The decision by the Kagoshima District Court clears another hurdle for the plant to begin starting up as early as June as the government pushes to restart Japan's idled nuclear industry four years after the Fukushima disaster.
It also suggests another court ruling last week to prevent the operation of two reactors west of Tokyo may have been an aberration for Japan's conservative judiciary, which anti-nuclear activists are petitioning to block restarts as a majority of the public remains opposed to atomic power.
The Sendai reactors, on the coast of Kagoshima prefecture in southwestern Japan, are "very close" to getting final regulatory approval to being operations, an official from Japan's nuclear regulator told Reuters earlier this month.
Four years after a quake and tsunami wrecked the Fukushima Daiichi plant north of Tokyo, leading to meltdowns and mass evacuations, the Sendai reactors have cleared most regulatory hurdles and could begin starting up as early as June. A court order preventing Kyushu Electric from operating Sendai would have risked tying up the industry in legal battles for months or years.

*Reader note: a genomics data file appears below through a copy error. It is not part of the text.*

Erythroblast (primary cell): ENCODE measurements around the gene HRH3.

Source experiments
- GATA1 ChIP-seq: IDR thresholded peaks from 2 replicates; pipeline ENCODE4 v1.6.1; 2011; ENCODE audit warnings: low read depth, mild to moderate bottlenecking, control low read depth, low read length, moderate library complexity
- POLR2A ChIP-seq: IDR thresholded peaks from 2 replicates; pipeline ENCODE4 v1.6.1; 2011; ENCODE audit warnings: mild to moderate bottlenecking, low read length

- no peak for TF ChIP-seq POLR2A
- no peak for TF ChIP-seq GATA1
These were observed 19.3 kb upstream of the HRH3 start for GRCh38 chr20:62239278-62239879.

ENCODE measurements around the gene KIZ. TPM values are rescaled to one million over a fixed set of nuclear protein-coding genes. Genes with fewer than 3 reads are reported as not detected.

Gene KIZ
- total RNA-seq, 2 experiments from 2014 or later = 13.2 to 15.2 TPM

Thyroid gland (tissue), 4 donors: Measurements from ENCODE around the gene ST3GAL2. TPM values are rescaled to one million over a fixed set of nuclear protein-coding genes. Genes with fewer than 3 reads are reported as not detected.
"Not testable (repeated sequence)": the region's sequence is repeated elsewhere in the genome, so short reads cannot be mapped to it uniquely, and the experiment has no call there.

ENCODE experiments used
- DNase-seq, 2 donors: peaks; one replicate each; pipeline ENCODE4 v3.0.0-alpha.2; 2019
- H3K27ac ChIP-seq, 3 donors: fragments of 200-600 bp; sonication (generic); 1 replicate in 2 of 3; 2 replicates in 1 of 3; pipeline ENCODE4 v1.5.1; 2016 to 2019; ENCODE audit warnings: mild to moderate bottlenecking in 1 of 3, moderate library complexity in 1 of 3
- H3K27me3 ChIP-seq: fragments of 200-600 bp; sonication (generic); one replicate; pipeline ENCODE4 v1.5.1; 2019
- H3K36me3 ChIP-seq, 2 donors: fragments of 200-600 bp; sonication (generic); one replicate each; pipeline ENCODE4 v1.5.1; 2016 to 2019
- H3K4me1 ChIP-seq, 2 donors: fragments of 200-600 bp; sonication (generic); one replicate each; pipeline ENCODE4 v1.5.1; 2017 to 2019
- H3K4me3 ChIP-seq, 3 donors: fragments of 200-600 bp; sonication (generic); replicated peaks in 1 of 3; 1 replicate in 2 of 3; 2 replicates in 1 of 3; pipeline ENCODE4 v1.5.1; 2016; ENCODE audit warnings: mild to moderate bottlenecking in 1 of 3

A spokeswoman at Kyushu Electric contacted by phone said the company could not immediately comment.
Local residents who submitted a request to prevent the restart of the Sendai reactors argued the utility and regulator has underestimated the risk of nearby volcanoes and operational plans lack credible evacuation measures.
Kyushu Electric denies this and the Nuclear Regulation Authority says it sees no need to change its rules, after last week's ruling said the regulations "lack rationality."
The decision is a boost for Prime Minister Shinzo Abe, who wants to reboot nuclear to help reduce high energy costs and reduce reliance on expensive fossil fuel imports.
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